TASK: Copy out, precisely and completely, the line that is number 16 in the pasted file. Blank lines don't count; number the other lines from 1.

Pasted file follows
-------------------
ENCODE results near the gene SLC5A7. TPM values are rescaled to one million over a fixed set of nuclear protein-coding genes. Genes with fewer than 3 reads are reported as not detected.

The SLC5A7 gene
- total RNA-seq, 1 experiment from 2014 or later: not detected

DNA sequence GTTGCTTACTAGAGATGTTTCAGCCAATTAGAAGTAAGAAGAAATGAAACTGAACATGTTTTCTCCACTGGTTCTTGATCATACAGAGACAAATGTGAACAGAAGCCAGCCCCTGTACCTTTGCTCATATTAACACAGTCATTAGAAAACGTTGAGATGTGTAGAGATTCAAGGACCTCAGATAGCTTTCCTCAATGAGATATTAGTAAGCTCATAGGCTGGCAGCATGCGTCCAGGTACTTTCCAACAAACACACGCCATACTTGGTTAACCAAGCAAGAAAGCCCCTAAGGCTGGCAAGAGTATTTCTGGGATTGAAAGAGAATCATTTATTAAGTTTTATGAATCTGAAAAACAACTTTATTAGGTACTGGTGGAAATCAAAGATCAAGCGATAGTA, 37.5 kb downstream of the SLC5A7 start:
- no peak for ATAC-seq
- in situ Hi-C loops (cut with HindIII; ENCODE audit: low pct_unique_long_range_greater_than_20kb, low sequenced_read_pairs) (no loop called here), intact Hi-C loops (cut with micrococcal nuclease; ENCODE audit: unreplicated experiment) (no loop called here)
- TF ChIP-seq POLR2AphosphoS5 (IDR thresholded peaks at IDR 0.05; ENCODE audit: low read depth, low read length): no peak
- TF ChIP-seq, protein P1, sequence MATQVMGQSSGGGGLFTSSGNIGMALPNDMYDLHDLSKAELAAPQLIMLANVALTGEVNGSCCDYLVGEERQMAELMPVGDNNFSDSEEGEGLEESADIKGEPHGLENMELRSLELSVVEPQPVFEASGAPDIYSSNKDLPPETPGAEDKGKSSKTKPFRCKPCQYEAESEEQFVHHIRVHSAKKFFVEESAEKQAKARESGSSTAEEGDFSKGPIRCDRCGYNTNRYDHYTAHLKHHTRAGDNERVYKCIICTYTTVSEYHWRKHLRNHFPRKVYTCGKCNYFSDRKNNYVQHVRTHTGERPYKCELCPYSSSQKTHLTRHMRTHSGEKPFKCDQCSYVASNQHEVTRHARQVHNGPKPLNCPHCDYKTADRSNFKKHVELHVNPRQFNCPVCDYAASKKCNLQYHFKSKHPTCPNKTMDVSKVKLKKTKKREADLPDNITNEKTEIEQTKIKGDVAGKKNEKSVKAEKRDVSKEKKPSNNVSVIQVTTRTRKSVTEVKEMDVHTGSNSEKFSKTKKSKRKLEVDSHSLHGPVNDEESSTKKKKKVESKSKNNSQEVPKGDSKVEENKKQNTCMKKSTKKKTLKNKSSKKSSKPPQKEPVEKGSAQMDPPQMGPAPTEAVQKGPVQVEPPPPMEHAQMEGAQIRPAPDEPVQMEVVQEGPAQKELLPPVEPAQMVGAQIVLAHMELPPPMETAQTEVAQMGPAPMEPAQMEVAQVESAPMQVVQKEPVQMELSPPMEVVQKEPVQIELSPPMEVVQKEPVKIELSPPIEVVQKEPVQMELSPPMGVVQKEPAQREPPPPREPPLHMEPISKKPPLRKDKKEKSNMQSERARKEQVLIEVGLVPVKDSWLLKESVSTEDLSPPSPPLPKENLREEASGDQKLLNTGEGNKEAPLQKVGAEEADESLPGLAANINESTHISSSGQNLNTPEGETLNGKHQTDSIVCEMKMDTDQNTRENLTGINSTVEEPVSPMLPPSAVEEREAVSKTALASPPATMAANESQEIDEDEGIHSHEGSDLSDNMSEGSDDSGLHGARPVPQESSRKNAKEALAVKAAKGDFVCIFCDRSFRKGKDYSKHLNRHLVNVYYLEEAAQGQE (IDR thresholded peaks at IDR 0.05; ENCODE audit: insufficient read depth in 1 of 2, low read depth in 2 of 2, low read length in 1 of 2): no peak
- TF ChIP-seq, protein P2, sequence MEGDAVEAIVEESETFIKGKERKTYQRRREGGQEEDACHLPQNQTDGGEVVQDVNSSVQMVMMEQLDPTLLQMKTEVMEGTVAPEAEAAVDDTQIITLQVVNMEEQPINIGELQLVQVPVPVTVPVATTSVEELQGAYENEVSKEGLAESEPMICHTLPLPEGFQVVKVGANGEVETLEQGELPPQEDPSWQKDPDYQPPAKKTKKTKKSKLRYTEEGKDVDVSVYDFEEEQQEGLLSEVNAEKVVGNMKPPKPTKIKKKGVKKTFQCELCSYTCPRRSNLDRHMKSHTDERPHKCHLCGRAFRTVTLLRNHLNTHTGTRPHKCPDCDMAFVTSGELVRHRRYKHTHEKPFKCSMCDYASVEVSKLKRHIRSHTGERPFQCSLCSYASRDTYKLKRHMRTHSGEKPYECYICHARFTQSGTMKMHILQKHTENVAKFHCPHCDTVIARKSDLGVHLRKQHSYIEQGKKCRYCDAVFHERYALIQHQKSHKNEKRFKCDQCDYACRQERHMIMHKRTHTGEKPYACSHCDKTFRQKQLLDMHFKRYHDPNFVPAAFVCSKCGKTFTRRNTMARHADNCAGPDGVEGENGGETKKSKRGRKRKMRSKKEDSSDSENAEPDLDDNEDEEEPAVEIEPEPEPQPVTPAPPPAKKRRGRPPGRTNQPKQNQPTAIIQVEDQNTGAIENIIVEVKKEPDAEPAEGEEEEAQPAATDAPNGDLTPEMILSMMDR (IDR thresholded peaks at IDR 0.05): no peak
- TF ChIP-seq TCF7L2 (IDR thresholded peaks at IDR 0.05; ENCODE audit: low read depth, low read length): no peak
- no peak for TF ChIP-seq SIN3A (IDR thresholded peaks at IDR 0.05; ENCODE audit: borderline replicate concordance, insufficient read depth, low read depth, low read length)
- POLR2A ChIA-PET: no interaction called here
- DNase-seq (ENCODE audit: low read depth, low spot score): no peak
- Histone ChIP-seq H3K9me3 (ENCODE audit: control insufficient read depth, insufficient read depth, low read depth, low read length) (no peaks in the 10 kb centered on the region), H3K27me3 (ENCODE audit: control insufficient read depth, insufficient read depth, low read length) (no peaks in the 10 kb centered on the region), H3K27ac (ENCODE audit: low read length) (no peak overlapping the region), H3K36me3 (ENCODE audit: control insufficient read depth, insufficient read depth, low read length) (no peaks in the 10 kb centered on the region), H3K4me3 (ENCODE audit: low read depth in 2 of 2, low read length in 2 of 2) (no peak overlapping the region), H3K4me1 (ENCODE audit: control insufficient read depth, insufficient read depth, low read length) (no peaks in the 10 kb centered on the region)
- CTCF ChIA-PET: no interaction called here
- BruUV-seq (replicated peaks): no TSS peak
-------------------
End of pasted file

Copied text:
- BruUV-seq (replicated peaks): no TSS peak